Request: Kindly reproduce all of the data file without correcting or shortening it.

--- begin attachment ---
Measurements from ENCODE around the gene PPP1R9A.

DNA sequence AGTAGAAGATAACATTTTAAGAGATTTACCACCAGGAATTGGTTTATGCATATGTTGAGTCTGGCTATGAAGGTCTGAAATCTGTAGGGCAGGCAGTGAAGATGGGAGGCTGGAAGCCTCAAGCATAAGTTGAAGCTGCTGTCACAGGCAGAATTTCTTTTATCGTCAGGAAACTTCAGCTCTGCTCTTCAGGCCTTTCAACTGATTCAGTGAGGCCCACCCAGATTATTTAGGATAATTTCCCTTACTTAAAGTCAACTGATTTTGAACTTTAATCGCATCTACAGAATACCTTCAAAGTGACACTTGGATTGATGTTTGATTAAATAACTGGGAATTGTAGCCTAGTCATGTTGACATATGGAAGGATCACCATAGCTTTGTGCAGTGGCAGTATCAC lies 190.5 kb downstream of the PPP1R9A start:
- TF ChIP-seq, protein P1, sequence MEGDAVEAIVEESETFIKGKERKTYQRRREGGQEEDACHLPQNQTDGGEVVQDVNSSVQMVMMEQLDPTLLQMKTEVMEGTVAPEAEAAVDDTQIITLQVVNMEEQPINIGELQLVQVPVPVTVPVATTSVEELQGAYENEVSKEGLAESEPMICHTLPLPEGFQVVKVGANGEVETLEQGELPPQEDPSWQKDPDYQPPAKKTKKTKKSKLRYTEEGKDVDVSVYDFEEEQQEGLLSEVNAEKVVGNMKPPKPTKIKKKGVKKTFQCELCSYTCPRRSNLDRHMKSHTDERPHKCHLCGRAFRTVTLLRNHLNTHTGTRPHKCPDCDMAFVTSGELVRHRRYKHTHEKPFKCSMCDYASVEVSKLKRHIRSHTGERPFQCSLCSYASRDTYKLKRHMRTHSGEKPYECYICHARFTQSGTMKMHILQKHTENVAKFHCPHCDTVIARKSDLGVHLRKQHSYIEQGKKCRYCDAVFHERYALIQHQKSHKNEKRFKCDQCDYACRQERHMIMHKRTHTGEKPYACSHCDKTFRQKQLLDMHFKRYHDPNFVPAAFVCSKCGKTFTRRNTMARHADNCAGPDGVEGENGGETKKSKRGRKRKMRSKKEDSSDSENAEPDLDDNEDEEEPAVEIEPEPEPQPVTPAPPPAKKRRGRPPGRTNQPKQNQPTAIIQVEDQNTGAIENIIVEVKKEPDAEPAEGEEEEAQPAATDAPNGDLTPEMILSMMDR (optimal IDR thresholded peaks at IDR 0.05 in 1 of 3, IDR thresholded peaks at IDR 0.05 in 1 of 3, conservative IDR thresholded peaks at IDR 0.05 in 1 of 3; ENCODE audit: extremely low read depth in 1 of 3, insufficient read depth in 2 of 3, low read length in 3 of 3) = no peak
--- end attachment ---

Measurements from ENCODE around the gene PPP1R9A.

DNA sequence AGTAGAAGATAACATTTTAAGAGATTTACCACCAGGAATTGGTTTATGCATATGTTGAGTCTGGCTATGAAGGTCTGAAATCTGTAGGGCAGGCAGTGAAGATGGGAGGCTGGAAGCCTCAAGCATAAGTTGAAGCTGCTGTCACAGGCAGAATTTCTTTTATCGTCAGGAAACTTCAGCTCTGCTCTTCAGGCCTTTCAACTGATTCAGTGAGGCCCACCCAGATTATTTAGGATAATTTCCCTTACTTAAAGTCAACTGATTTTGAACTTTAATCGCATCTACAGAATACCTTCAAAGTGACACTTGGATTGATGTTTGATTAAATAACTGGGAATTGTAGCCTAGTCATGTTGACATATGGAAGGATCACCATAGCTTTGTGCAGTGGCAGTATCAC lies 190.5 kb downstream of the PPP1R9A start:
- TF ChIP-seq, protein P1, sequence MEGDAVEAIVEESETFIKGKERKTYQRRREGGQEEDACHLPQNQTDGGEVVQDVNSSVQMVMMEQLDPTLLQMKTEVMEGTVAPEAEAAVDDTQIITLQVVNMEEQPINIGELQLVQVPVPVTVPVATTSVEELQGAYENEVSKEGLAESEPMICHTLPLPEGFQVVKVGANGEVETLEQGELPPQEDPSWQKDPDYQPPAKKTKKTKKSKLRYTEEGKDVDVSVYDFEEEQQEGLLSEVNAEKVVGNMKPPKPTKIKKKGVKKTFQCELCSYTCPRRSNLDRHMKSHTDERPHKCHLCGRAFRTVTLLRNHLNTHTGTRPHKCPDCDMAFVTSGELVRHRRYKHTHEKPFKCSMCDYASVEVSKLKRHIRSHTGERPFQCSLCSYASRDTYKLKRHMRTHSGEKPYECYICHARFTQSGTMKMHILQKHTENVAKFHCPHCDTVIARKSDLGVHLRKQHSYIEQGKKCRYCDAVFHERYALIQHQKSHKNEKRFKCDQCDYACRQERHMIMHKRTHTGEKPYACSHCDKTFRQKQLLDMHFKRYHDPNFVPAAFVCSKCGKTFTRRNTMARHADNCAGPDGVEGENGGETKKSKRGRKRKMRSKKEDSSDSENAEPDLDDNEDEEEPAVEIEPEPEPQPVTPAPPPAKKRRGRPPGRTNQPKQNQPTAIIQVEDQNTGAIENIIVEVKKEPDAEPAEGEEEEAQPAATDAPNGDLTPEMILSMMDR (optimal IDR thresholded peaks at IDR 0.05 in 1 of 3, IDR thresholded peaks at IDR 0.05 in 1 of 3, conservative IDR thresholded peaks at IDR 0.05 in 1 of 3; ENCODE audit: extremely low read depth in 1 of 3, insufficient read depth in 2 of 3, low read length in 3 of 3) = no peak